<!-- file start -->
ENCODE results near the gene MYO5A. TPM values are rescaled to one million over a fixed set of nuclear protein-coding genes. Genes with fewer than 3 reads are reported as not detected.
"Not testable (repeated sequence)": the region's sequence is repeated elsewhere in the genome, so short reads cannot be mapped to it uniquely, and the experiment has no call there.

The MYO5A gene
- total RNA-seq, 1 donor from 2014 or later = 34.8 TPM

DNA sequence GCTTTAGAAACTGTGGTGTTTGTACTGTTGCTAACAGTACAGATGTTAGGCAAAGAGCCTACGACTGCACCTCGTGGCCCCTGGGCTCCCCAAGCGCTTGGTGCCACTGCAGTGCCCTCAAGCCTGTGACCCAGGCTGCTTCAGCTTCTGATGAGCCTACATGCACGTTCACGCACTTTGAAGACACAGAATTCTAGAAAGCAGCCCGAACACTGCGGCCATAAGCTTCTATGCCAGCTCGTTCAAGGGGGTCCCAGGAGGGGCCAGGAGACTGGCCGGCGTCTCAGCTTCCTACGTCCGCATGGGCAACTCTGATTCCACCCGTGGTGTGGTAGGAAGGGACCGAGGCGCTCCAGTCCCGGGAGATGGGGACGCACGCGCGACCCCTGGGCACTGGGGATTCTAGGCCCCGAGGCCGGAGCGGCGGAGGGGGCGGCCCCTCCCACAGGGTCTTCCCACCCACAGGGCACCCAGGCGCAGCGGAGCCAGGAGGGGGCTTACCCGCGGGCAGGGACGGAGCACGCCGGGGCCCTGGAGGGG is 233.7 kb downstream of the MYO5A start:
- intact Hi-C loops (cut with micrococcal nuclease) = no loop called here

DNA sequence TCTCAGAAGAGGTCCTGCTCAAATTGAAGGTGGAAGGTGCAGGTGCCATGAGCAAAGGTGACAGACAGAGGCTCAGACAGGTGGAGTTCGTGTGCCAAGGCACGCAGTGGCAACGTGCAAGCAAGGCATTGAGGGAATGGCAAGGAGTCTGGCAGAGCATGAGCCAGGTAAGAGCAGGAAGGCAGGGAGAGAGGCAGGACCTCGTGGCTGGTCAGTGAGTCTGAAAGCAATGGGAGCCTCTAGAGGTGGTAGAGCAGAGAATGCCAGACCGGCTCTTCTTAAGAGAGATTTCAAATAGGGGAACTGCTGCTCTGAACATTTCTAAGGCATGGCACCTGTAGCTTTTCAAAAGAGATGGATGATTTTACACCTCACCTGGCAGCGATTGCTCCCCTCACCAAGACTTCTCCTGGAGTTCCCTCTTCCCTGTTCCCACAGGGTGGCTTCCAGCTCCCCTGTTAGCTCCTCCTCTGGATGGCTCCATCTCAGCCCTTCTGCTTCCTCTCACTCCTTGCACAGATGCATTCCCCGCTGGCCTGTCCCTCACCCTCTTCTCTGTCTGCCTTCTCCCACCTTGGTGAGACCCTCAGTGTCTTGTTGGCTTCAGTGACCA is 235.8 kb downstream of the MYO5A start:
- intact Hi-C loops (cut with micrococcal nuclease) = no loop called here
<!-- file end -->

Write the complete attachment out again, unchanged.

ENCODE results near the gene MYO5A. TPM values are rescaled to one million over a fixed set of nuclear protein-coding genes. Genes with fewer than 3 reads are reported as not detected.
"Not testable (repeated sequence)": the region's sequence is repeated elsewhere in the genome, so short reads cannot be mapped to it uniquely, and the experiment has no call there.

The MYO5A gene
- total RNA-seq, 1 donor from 2014 or later = 34.8 TPM

DNA sequence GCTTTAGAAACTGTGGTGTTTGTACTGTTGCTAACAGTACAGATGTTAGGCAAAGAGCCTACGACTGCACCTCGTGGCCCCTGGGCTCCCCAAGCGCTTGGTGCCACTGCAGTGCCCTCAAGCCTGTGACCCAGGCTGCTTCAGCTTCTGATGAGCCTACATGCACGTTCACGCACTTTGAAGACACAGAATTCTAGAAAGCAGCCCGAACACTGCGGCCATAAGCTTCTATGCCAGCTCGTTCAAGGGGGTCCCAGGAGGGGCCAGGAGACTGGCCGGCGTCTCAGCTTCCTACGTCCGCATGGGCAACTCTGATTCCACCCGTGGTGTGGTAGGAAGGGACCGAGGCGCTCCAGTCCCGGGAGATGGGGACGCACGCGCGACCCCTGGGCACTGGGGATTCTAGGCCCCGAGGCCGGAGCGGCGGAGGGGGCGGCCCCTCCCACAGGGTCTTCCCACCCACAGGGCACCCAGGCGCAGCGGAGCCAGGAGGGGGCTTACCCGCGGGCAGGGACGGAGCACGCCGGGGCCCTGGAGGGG is 233.7 kb downstream of the MYO5A start:
- intact Hi-C loops (cut with micrococcal nuclease) = no loop called here

DNA sequence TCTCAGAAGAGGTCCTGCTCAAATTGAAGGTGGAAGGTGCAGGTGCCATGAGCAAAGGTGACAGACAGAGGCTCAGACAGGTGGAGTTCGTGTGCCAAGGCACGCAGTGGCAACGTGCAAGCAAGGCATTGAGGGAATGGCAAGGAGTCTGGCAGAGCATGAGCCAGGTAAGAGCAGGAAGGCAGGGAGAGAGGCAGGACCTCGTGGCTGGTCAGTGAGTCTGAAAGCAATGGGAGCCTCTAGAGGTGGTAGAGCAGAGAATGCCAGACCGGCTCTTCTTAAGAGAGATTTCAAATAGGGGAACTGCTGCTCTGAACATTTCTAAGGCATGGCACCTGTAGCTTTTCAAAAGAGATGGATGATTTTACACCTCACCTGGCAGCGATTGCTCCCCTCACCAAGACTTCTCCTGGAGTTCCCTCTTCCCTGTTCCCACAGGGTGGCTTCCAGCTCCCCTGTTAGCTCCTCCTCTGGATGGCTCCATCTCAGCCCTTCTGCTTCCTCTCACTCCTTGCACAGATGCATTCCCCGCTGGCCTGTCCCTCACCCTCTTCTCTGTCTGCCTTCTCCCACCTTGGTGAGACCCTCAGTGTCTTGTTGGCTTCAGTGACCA is 235.8 kb downstream of the MYO5A start:
- intact Hi-C loops (cut with micrococcal nuclease) = no loop called here